Movie Review: ‘Blaze’ is a unique and thought provoking music bio-pic
Director: Ethan Hawke
Writers: Ethan Hawke, Sybil Rosen
Stars: Ben Dickey, Alia Shawkat
Synopsis: The life of musician Blaze Foley.
Musical bio-pics are films that we claimer to, with their unique perspective of the artist and the music that we have grown the love throughout the decades of content brought forth by said musician. But while most of the films about musicians we know are mostly safe and conventional, it’s the ones about the forgotten figures in music history that give us more insight into the mind of a musician, leading the audience compelled by what they have seen. Films like Inside Llewyn Davis and Born to be Blue give us thought provoking introspection into segments of fictional and nonfictional characters, and show us the real hardship of what it takes to be a musician – especially the baggage that life carries. In steps the new film Blaze by actor, now writer-director, Ethan Hawke, that blends together of a perfect Texas cocktail of old school music bio-pic film ideas with the thought provoking moments of movies we have seen come out within the last couple of year that are breaking the mold.
Blaze follows the life of country-blues musician Blaze Foley told in three nonlinear sections. The first follows Blaze (Ben Dickey) recording a live album in a small honky tonk bar that he plans to send to Merle Haggard for him to hear his music but also the story of his life. While this is going on, we get look backs to the main story of the film which follows Blaze’s love affair with the love of his life Sybil Rosen (Alia Shawkat) and how she inspired him and his musical career for better or for worse. While this is going on, we are also cutting back to an interview with two of Blaze’s friends (Josh Hamilton and Charlie Sexton) that fills in the holes of the remaining parts of Blaze’s life. The information gathered in all three sections amount to a messy life full of heart break and despair but that is the point, Blaze’s life is not a perfect one, just like many artists before and after that have left this Earth. He comes from a family of alcoholics and broken hearts, led by his father, briefly played by Kris Kristofferson, who barely remembers who Blaze is unless Blaze is playing his music. His relationship with his sister is strained and that becomes a common theme for anyone that tries to get close to him in his life, leaving his songs as the only memories he has of Sybil and the time they had together.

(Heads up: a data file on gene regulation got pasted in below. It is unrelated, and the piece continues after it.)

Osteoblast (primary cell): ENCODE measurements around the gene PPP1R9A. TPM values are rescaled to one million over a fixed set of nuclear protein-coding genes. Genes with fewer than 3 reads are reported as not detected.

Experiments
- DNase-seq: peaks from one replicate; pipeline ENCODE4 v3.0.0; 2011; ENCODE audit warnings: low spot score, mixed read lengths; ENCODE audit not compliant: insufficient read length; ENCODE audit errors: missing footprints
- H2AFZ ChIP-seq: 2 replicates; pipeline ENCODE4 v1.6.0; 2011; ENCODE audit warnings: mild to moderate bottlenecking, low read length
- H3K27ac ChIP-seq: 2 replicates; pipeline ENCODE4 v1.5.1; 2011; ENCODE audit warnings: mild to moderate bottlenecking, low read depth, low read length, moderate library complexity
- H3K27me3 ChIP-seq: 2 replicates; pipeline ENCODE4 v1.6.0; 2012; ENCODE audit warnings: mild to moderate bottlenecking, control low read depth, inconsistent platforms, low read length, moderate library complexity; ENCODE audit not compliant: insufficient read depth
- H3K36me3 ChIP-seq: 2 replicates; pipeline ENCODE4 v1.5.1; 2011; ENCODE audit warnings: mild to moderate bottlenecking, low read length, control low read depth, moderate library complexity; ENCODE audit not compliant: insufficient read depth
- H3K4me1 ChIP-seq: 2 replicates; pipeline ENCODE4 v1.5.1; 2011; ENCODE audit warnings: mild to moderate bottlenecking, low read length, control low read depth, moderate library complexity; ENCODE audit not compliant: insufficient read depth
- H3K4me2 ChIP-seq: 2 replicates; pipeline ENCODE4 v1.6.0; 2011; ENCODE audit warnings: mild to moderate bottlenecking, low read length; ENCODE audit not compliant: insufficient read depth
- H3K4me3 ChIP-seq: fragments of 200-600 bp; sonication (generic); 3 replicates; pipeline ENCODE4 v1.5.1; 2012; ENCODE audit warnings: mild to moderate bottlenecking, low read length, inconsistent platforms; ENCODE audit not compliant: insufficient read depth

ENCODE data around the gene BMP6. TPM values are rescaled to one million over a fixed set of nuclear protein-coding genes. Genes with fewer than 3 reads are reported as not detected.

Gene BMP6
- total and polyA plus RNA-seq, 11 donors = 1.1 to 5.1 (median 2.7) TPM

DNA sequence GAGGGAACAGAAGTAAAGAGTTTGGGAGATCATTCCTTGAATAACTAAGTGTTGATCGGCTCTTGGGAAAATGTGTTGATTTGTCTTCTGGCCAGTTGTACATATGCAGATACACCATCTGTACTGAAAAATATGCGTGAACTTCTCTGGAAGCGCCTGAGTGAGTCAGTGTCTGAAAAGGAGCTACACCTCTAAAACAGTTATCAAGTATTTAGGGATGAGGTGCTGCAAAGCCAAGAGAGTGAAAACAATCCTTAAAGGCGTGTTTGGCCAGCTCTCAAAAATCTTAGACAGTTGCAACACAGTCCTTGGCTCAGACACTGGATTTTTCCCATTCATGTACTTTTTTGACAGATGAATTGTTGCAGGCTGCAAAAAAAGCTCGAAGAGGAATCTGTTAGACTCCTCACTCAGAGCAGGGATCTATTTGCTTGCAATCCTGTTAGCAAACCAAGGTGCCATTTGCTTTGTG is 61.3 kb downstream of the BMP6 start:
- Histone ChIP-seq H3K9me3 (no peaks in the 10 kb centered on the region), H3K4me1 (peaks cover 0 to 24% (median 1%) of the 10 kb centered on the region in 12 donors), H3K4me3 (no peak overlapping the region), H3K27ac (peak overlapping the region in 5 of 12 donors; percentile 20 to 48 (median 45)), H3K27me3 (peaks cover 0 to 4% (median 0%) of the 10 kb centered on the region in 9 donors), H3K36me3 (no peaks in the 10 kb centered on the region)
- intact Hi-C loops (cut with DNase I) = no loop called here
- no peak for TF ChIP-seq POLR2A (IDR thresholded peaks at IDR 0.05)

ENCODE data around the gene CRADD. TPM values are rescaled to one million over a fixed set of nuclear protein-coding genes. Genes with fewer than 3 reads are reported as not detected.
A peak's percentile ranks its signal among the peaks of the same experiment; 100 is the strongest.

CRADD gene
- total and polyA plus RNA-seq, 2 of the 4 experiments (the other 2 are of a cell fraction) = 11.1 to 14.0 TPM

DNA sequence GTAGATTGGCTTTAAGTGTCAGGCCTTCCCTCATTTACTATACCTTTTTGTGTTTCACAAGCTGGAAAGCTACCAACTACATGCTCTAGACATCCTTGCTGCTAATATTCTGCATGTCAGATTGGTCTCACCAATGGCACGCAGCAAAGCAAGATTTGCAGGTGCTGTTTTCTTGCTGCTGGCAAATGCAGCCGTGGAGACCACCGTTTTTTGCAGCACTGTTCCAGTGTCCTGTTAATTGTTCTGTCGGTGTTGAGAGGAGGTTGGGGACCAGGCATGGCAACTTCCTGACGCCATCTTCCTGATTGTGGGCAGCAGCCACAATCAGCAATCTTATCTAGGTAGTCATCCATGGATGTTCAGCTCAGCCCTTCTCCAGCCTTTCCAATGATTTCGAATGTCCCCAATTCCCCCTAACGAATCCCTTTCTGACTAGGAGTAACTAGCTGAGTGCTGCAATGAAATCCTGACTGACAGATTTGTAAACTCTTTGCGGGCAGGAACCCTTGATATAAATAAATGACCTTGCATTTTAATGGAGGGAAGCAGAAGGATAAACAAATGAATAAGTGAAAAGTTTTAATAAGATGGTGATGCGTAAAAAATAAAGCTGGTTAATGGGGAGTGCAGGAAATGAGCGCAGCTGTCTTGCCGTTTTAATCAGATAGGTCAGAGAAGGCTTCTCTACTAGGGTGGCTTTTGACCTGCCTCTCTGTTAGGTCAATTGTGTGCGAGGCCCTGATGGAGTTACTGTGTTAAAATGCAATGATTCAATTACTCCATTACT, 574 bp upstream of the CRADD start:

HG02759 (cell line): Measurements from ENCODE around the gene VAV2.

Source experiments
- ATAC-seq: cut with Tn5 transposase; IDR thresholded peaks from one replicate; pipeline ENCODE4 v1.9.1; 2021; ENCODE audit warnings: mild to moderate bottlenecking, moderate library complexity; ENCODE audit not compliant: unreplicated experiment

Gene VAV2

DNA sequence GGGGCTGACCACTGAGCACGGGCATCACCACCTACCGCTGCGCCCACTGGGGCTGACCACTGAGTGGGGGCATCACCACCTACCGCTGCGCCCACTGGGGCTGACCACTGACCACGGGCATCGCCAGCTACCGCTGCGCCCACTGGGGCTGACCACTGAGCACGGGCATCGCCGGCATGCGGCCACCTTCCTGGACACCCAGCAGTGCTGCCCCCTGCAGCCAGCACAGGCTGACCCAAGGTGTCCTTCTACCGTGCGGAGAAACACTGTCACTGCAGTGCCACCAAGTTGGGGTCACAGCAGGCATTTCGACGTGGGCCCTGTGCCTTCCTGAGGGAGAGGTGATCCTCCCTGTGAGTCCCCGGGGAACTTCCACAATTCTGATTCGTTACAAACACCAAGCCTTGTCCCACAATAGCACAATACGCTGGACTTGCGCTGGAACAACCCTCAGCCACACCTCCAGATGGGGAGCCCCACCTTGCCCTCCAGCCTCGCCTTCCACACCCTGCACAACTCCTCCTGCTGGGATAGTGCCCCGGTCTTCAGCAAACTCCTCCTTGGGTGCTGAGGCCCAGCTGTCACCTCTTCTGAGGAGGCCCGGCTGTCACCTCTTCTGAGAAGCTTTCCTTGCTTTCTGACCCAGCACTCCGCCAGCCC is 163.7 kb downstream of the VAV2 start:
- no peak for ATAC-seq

The music is what defines Blaze and yet it is his downfall, causing it to lead to be his own destructive tornado and lose just about everything in his life. Just like Llewyn in that Coen Brother masterpiece, the decisions Blaze makes throughout his life haunt him and led him down a road where there wasn’t much coming back from. The two films are like wild brothers of each other but the thing that makes Blaze’s story more layered is that we get an origin story of how he became who he was in the scenes with Sybil in the tree house, the parts that were taken directly from Rosen’s novel for which the film was inspired by. We see how the man rises from nothing and give shown by the woman he loves that he can make it in this crazy world of music, only to see it backfire and lay to dust his chance of happiness in this world. His music was his weapon and his curse and we see that played out beautifully throughout the film.
Hawke, who earlier this year turned in one of the most thought provoking, transformative performances of the year in First Reformed, gets Dickey, a friend of Hawke’s for the last twenty years who had no acting credits to his name before making this film, to give one of the rawest performances I have seen someone give within film this year. Dickey brings all the emotional turmoil and devastation someone can go through within not being every good enough to get out of their own way and make music that Dickey must have struggled within his own musical experiences in order for it to feel so real on the screen. Dickey is helped by a mostly great screenplay by Hawke and Sybil Rosen, whose realistic approach to the character make it seamless for Dickey to step in and transform into this music legend. The supporting cast is pretty good but is mostly out shined by Sexton, who brings songwriting legend Townes Van Zandt to the screen with so much unpredictability, you have no idea where this performance is going to go next. Sexton, together with Dickey performance, elevated this film into a different conversation than standard music bio pics.
The direction and the editing are the unsung hero of this film, and with the films nonlinear structure, it could be really easy to lose track of the story but you never feel lost. You feel like you are in a more than capable hands which is a little unreal considering that Hawke really hasn’t directed a lot of films over his career. While at my screening, Hawke talked about being influenced a lot when making this film by the style of his longtime collaborator and friend Richard Linklater. His comments made a lot sense because of Linklater’s knack of character development and the master of making his characters feel as real as possible, which I felt a lot when watching this film. But while Hawke has made a very good film here, there is only one problem to it, and that the film doesn’t know how to end. The last twenty minutes of the film, while moving and heartbreaking, is a jumbled mess that does drag along for a while, leading me to wonder if they had multiple endings and just used them all. That being said, Blaze is a very unique story and experience and proves that Ethan Hawke doesn’t just have to act in order to impress audiences.